4,500 new hotel rooms are expected to come on stream in Dublin over the coming years, according to a report from estate agents Savills Ireland.
The bulk of the rooms are expected to be delivered in the current calendar year, the report notes.
Over 2,000 rooms are scheduled to be completed in 2021 followed by 1,600 next year and 800 in 2023.
It marks a 50% increase on the number of rooms delivered between 2018 and 2020, Savills states.
24 new hotels are due to complete in Ireland in the coming years with a number due to open in the capital later in the summer.
They include the Hampton by Hilton Four Courts, Beckett Locke in the North Docklands next to the 3Arena, The Wren - located in the centre of Dublin between Grafton Street and Dame Street - and Keavan's Port Hotel on Camden Street.
The 4-star Holiday Inn Dublin Airport and the Zanzibar Locke were the only two new hotels to open in Dublin since Covid-19 hit Ireland 17 months ago.
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"There is a degree of catch-up due to the construction closedown last year and this year so that's why we're seeing 2,000 rooms opening in the six month period, which is quite a lot of rooms and, obviously, Dublin is very quiet," Tom Barrett, Director of Hotels and Leisure at Savills Ireland explained.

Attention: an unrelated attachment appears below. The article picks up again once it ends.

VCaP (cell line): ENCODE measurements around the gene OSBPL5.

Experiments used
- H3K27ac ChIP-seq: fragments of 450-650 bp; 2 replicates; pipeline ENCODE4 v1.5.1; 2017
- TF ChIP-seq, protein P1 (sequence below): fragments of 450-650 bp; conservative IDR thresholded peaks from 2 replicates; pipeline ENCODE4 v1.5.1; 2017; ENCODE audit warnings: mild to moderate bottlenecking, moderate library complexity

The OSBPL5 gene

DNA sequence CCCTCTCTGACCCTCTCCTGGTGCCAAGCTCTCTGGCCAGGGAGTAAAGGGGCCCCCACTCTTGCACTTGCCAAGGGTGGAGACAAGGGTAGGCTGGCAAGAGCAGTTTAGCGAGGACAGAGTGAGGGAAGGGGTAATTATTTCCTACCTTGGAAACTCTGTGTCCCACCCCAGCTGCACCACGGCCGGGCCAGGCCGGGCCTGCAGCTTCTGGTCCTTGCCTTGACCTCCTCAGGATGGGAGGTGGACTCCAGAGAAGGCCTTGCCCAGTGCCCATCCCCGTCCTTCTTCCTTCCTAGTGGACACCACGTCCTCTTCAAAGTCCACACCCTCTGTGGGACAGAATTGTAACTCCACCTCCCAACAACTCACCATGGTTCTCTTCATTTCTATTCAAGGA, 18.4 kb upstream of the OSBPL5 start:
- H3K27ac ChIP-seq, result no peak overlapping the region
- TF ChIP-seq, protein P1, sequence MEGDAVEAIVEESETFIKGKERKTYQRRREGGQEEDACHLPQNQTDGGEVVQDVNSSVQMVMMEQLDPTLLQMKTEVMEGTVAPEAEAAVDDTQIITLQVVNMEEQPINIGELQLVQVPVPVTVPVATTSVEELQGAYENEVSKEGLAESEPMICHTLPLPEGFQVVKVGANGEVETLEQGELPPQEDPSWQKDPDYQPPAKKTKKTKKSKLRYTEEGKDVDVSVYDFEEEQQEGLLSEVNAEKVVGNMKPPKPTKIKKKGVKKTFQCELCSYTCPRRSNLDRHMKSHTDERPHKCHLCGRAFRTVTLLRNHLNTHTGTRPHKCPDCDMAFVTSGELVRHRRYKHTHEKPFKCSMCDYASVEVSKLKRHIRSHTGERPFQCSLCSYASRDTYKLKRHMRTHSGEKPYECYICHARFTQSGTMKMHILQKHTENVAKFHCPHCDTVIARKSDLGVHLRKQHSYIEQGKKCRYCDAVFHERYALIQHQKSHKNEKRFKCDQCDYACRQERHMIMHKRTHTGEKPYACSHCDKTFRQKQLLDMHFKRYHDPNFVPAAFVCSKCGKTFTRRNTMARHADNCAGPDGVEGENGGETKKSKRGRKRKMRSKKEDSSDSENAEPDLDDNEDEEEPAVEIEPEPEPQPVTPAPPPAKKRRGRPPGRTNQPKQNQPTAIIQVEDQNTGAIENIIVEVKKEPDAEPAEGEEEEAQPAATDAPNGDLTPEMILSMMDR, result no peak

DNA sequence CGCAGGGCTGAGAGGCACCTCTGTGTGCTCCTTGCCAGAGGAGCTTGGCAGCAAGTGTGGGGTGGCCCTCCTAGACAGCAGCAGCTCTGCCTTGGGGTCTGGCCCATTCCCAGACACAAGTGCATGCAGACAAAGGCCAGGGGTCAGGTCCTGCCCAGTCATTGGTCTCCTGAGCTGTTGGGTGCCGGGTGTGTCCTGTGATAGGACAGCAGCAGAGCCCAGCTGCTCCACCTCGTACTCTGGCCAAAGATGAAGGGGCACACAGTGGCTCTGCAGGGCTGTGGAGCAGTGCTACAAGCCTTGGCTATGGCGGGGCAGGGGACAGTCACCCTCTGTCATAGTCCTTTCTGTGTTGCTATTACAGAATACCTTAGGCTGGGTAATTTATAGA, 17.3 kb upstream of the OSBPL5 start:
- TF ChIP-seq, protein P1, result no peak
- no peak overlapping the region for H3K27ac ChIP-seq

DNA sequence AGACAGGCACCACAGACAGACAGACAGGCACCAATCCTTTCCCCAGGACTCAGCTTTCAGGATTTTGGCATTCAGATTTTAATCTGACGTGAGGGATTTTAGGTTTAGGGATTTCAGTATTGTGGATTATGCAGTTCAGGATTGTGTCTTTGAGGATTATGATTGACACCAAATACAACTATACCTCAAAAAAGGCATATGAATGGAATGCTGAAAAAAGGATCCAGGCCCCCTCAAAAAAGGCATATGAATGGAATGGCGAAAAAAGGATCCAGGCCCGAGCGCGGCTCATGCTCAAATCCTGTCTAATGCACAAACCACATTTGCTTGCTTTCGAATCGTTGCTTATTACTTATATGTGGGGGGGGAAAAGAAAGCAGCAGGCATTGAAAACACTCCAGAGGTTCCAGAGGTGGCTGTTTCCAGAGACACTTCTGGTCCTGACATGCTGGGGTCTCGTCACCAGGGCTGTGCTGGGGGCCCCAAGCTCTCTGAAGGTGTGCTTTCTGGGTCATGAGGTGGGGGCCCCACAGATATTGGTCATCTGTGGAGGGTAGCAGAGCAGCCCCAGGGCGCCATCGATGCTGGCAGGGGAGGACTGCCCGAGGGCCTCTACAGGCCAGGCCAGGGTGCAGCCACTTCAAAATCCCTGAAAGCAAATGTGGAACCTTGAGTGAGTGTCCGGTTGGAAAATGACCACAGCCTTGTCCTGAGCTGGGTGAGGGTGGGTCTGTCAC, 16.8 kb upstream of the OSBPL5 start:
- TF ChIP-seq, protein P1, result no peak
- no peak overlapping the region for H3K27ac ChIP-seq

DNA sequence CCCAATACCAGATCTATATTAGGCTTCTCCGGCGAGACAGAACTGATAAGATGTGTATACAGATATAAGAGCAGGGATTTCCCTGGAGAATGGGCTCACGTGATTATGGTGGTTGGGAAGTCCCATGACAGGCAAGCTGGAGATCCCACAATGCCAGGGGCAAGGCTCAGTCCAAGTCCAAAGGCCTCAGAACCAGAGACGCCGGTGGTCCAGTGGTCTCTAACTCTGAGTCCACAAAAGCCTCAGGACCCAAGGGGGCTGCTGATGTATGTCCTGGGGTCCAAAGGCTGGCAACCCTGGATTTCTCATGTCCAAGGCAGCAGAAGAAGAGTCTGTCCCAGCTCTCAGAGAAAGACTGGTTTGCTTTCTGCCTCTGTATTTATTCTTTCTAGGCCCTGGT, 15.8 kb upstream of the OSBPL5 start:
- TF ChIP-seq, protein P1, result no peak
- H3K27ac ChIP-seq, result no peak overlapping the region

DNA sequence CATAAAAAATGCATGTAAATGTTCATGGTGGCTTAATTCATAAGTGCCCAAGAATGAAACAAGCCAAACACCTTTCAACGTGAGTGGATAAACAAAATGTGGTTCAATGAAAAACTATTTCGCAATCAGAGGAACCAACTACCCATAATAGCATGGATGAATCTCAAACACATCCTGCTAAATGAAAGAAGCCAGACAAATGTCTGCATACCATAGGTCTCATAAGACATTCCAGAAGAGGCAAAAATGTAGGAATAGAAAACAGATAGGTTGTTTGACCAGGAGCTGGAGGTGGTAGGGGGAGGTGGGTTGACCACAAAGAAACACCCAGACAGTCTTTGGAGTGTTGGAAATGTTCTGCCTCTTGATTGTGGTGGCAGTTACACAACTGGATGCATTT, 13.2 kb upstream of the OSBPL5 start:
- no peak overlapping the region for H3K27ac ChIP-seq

He said that was expected to change now as the resumption of international travel and the return to indoor dining would likely bring business levels back in the coming months.
Mr Barrett said he didn't believe that the Dublin hotel market was in danger of an over-supply of rooms in the long term.
"Dublin had one of the highest occupancies in Europe pre-Covid so we needed extra rooms. Obviously, they're opening at the worst time but it is a short period of time."
He said hotel owners and operators enter the market with a long-term view and that the typical hotel has a lifespan of around 60 years.
Mr Barrett said very few hotels were opting to shutdown or not reopen as the economy gradually gets back on track.
The property group anticipates that hotel occupancy rates for full-year 2021 will grow to around 30%. That's down from around 82% in 2019.
It notes that the hotel market in Dublin has performed in a similar manner to other European cities with occupancy for the first six months of the running at around 20%.
"Locally, people think that Dublin is much quieter than other European cities, but apart from some UK cities, Dublin's performance is much in line with other European capitals," Tom Barrett said.
The occupancy rate in Dublin lagged that of Belfast and Cork in the period where the rate registered at 28% in both cities.
Occupancy was as high as 34% in Liverpool and as low as 10% in Prague.